Second Time Around...
Holy Cross Head Coach Ralph Willard took a longstanding offer from mentor Rick Pitino to rejoin his staff, this time at Louisville. Willard first teamed up with Pitino in 1987, joining Pitino's staff on the New York Knicks (NBA). When Pitino left to take the reins at Kentucky Willard joined him as an Associate Head Coach before striking out on his own, first at Western Kentucky (4 seasons) and later at Pittsburgh (5 years). Willard then moved over to Holy Cross, his alma mater, where he restored some of the glory to the Crusader program during his 14 year tenure. Willard has had health problems the past few years (prostate & heart), which combined with his growing (and publicly aired) frustration with scheduling at the mid-major, provided the motivation to take the second chair with his old friend.

Buzz Peterson decided to take a second stint at Appalachian State, the D1 program where he had the greatest sustained success over the course of his 10 year career as a D1 head coach. Peterson's first turn at Appalachian State ran from 1996 to 2000, when he compiled a 79-39 record with the Mountaineers and had 3 1st place finishes in the Southern Conference. He then took over at Tulsa (2000-01) where he led the Golden Hurricanes to an NIT championship. A 4 year run at Tennessee (2001-05) was less successful -- he compiled a 61-59 record, taking the Volunteers to 2 NITs (and no NCAAs). Peterson then moved over to Coastal Carolina of the Big South Conference. After he guided the Chanticleers through 2 seasons (35-25) before becoming the Director of Player Personnel for the Charlotte Bobcats of the NBA. And now back to Appalachian State again.

By the Numbers
The economic downturn no doubt dampened the job market this off season. The turnover signals a low in the current cycle, both numeric (30) and in the vacancy rate (8.7%), the second year running when the turnovers are down. Like the previous 3 seasons, the 2009 coaching carousal followed the pattern I noted in the 2007 off season...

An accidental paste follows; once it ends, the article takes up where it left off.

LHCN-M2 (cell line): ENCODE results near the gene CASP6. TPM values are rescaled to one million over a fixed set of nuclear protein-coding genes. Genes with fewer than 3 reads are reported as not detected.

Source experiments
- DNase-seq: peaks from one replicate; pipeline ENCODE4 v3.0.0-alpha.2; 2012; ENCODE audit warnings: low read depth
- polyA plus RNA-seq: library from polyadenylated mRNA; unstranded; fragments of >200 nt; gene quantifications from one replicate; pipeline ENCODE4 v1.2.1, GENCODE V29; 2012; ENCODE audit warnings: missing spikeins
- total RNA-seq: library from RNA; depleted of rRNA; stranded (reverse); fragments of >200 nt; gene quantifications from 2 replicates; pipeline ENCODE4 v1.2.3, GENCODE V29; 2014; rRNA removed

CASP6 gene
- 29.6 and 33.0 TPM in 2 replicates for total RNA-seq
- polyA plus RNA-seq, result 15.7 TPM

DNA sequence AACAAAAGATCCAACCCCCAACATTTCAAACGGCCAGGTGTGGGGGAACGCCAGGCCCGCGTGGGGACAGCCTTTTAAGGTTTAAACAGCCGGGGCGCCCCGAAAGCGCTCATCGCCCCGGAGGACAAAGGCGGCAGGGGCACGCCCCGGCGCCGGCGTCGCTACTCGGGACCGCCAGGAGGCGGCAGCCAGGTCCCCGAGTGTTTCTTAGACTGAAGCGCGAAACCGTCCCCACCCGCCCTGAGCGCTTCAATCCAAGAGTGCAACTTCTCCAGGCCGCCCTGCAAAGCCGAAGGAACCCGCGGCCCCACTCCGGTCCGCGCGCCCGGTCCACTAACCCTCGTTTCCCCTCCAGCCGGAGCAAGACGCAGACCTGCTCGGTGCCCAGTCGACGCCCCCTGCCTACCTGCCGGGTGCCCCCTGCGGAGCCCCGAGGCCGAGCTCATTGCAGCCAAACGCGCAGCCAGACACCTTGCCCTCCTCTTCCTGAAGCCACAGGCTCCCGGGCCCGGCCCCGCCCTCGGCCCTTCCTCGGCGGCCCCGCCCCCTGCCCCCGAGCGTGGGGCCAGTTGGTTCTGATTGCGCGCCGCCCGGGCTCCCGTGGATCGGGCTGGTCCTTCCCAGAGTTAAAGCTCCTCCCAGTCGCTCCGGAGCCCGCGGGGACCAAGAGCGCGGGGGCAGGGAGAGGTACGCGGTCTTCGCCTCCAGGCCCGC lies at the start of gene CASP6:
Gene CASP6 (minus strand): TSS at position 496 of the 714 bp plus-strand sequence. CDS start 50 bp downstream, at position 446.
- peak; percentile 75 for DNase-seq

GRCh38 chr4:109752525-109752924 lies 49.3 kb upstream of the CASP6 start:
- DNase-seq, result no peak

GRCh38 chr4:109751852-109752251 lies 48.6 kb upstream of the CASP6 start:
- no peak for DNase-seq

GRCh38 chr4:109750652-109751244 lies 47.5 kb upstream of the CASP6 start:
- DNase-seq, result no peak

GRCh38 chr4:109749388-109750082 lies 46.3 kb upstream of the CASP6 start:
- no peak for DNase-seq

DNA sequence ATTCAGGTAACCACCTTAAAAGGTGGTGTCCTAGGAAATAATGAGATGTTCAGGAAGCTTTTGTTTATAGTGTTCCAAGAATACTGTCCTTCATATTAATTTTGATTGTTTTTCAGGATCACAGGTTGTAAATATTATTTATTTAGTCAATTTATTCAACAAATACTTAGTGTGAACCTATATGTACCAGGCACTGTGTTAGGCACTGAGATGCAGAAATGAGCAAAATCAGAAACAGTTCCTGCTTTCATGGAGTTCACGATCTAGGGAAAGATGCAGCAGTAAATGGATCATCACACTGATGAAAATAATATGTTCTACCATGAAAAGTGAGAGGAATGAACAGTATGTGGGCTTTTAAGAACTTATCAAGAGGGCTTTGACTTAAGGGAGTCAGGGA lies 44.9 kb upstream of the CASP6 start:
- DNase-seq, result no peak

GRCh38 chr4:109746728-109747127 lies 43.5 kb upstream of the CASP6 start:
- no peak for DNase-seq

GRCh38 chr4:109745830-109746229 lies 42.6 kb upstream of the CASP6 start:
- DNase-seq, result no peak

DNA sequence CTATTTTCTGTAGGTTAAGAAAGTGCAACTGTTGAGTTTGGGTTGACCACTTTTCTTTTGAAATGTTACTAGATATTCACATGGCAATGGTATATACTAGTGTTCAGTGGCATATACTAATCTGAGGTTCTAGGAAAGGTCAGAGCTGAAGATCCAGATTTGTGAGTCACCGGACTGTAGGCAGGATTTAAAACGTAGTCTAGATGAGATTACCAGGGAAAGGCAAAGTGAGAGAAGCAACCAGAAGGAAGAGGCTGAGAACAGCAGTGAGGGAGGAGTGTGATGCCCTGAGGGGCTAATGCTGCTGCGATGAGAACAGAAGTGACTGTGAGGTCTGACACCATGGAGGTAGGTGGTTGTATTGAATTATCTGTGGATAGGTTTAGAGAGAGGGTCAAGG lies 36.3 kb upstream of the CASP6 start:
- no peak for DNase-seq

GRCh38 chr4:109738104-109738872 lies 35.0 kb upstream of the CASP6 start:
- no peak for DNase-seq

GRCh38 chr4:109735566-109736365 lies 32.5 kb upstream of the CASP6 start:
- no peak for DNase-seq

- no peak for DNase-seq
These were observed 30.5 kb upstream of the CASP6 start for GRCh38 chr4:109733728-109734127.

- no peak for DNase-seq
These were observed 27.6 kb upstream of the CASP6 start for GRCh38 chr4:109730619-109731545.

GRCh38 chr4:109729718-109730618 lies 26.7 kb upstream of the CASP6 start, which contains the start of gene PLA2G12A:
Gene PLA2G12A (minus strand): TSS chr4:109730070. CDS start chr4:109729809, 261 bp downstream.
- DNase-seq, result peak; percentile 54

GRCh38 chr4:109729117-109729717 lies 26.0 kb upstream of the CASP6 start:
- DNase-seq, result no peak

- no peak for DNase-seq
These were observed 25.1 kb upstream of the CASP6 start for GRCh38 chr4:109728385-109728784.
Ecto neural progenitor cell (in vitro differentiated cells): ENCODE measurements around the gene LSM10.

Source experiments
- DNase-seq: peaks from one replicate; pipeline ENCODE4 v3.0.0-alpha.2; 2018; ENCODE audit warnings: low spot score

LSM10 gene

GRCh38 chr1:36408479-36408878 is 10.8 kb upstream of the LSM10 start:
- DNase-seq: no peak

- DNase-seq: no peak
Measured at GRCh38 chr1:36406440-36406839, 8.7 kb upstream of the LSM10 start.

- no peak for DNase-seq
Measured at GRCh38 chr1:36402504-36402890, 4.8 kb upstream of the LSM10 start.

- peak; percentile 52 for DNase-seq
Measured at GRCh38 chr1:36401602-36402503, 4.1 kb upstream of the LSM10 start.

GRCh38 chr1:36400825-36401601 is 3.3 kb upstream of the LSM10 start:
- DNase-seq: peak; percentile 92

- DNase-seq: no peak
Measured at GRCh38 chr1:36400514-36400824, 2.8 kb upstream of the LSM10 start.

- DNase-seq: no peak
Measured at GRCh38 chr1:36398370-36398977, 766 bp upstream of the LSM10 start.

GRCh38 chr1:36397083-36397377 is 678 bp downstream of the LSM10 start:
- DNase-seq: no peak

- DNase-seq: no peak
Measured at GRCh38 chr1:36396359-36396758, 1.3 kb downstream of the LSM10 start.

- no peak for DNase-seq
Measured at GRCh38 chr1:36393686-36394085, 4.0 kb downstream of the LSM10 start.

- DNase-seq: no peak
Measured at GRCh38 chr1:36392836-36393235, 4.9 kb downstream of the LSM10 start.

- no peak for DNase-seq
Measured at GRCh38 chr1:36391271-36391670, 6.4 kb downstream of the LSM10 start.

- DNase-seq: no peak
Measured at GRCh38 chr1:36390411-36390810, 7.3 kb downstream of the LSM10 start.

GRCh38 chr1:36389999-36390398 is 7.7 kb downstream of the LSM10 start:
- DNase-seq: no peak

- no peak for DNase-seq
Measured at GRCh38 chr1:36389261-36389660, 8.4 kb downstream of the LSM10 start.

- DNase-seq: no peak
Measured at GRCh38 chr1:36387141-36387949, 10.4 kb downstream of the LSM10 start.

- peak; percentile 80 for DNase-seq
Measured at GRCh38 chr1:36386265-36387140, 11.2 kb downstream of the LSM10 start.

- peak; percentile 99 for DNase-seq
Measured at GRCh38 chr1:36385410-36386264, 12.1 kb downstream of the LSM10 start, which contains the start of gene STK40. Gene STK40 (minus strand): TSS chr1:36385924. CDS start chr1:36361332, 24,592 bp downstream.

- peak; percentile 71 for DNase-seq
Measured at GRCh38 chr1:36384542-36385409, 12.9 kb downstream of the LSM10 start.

1. Institutions initiated well over half of the vacancies. In 2009, employers fired/reassigned/failed to extend, etc. 2/3 of the open positions, (very) slightly higher than previous off seasons. Movement by the coach accounted for the other 1/3.
2. Institutions tended to act before the National Championship game (16/20), with nearly half (9/20) occuring before Selection Sunday. New Jersey reporters rightly expressed surprise at Fairleigh Dickinson's termination of 26 year veteran coach Tom Green back on June 4th, as a termination that "late" in the off season is extremely rare. If the coach is (still) in place on the first day of the Spring Signing Period, the chances are good he will remain in place through the start of the season.
3. The NCAA Tournament is a job bazaar. Approximately half of the vacancies (16/30 -- 53%) opened during the 2009 tournament, slightly higher than 2008 (13/43 -- 46%) and 2007 (19/60 -- 47%).